alexa Production, Characterization And Engineering Of Two Beta-1,4-xylanase GH10s Originating From A Thermophilic Filamentous Fungus
ISSN: 2090-4541

Journal of Fundamentals of Renewable Energy and Applications
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4th Annual Congress and Expo on Biofuels and Bioenergy
April 27-28, 2017 Dubai, UAE

Kelly Dwyer
University of Limerick, Ireland
Monaghan Biosciences Ltd., Ireland
ScientificTracks Abstracts: J Fundam Renewable Energy Appl
DOI: 10.4172/2090-4541-C1-026
Abstract
The DNA sequences of two beta-1,4-xylanase enzymes (xyn1 and xyn12) from a filamentous fungus known to produce lignocellulosic enzymes with temperature optima approaching or exceeding 65°C, have been isolated. Both sequences encode GH10 catalytic regions, with Xyn12 containing a linker and CBM1 region at the protein’s C-terminus. The enzymes have been recombinantly expressed in P. pastoris X-33, purified via IMAC purification and characterized. The xylanases display optimum pH values of 4.5 and optimum temperature values of 70°C and 75°C, indicating potential advantage over current commercial enzymes in industries such as production of biofuels, paper and pulp industry, baking industry, and the animal feed industry. However, when incubated under lignocellulosic hydrolysis conditions, both enzymes loose over 50% of their relative activity after 1 hour of incubation. With the aim of increasing the enzymes’ thermo-stability, and to further understand the role of the individual enzymes in a cellulosic enzyme cocktail, the enzymes have undergone protein engineering. The CBM1 and linker region of Xyn12 has been removed to yield a protein of 344 amino acids consisting of a GH10 catalytic domain. The linker and CBM1 region has been added to the C-terminus of the Xyn1 sequence, yielding a 408 amino acid sequence containing a GH10 region, a linker region and a CBM1 region. The addition or removal of CBM domains in lignocellulosic enzymes have been previously seen to affect their stability and activity. The engineered xylanases are undergoing recombinant expression, purification, characterization, and are being compared to their wildtype counterparts.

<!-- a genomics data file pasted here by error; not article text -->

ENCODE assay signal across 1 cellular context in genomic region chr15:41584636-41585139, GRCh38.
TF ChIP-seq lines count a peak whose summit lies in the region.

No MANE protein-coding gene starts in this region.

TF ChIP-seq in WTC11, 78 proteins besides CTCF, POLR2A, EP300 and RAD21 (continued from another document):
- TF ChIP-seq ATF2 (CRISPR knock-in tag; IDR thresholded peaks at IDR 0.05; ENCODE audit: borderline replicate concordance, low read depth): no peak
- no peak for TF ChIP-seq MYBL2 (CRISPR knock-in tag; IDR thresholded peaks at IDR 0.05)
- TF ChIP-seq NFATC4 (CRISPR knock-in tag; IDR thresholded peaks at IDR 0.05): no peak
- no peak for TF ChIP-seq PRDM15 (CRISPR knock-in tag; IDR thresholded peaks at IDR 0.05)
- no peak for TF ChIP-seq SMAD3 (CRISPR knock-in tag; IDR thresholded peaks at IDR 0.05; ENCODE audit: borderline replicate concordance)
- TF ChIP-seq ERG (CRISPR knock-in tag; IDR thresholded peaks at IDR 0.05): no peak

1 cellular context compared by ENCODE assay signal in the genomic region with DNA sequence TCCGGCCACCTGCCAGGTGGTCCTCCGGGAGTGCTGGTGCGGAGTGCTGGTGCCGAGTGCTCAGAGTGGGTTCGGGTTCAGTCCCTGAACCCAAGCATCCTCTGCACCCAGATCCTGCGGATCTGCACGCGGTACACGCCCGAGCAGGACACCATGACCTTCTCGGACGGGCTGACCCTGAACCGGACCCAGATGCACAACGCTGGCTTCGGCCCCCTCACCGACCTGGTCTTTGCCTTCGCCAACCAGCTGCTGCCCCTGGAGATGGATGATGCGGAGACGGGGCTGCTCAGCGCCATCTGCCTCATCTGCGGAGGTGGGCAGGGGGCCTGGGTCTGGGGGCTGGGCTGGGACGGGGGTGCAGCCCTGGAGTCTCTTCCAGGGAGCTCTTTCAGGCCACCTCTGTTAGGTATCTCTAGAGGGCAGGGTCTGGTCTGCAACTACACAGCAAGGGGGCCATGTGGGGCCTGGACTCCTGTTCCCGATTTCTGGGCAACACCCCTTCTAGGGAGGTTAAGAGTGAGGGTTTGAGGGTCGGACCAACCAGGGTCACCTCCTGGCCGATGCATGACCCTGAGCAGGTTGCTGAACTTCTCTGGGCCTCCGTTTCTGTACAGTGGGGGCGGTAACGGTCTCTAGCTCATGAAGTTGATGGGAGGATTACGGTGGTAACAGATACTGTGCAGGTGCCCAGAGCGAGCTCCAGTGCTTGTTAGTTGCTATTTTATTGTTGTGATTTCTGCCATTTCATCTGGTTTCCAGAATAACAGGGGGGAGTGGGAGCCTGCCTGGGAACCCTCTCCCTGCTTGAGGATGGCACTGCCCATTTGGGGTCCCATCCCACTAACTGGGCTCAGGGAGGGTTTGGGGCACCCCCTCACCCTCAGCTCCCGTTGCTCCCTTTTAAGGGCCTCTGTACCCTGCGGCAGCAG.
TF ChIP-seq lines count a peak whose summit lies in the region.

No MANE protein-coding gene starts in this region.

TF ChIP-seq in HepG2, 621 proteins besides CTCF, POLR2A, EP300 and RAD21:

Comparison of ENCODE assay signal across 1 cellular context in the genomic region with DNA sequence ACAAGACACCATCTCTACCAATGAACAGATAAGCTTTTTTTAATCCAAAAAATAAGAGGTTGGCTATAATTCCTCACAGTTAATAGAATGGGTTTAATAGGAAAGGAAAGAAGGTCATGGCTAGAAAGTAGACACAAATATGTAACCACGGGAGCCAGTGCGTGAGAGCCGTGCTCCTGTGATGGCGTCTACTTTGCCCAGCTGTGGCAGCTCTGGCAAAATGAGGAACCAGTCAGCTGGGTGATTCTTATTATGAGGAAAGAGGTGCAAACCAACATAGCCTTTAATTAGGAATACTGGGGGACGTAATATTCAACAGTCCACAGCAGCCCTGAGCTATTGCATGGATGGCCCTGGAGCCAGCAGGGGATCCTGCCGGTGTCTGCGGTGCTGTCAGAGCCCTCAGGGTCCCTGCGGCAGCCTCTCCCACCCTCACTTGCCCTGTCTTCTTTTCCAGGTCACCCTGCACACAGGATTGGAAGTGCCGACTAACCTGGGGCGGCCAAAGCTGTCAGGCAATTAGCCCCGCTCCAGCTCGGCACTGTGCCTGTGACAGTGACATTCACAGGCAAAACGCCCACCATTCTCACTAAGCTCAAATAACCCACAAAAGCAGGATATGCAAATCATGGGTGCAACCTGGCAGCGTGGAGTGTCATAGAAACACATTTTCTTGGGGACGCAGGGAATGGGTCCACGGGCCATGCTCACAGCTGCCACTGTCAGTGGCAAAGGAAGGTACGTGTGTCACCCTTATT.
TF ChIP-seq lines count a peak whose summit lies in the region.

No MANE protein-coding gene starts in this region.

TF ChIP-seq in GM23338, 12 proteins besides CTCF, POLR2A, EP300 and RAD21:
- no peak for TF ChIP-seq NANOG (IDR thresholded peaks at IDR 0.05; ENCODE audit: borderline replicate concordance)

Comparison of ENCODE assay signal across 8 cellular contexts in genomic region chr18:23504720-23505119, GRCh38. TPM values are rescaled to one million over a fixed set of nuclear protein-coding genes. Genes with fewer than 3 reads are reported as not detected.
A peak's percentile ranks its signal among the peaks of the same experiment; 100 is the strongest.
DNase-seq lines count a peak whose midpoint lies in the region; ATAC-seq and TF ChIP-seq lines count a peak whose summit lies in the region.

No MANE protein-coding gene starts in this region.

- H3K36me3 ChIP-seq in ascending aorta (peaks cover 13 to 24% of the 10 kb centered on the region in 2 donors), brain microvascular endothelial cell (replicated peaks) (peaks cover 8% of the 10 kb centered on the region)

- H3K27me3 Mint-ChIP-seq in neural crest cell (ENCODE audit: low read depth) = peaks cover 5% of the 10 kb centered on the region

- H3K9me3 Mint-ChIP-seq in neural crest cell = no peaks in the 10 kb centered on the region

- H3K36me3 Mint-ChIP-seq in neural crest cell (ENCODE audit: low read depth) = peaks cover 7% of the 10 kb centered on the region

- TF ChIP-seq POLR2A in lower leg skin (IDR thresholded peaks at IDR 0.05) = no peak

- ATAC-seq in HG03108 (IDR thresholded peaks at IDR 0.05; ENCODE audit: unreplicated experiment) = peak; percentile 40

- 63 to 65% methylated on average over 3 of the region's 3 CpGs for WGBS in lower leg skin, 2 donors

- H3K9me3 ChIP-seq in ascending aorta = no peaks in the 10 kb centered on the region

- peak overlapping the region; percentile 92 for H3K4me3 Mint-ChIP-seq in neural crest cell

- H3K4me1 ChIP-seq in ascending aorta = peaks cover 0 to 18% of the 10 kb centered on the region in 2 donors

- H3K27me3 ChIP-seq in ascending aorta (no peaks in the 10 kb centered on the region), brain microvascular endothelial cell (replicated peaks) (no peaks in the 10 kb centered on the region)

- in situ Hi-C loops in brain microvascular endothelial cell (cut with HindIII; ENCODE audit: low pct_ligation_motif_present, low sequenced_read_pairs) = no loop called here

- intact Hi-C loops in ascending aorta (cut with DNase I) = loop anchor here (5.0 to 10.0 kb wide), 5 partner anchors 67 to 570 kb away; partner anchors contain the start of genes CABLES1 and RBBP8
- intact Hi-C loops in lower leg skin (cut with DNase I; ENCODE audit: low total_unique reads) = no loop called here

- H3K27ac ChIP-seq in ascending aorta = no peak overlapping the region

Biography

Kelly Dwyer is an Irish Research Council Employment-Based Post-graduate working between the University of Limerick (UL) and Monaghan Biosciences Ltd. She is currently researching novel enzymes from fungal sources which have potential advantages (thermo-activity, thermo-stability, etc.) over current commercial enzymes used in various industries (biofuel, mushroom-growing industry, paper and pulp industry, baking industry, animal feed industry, etc.). She completed her BSc in Industrial Biochemistry at UL in 2014. She has held the following roles: QC Technician at Vistakon Ireland, Process Engineers Group member at Bristol Myer-Squibb, Tutor at Science Learning Centre, Laboratory Demonstrator, and Graduate Teaching Assistant at UL.

Email: [email protected]

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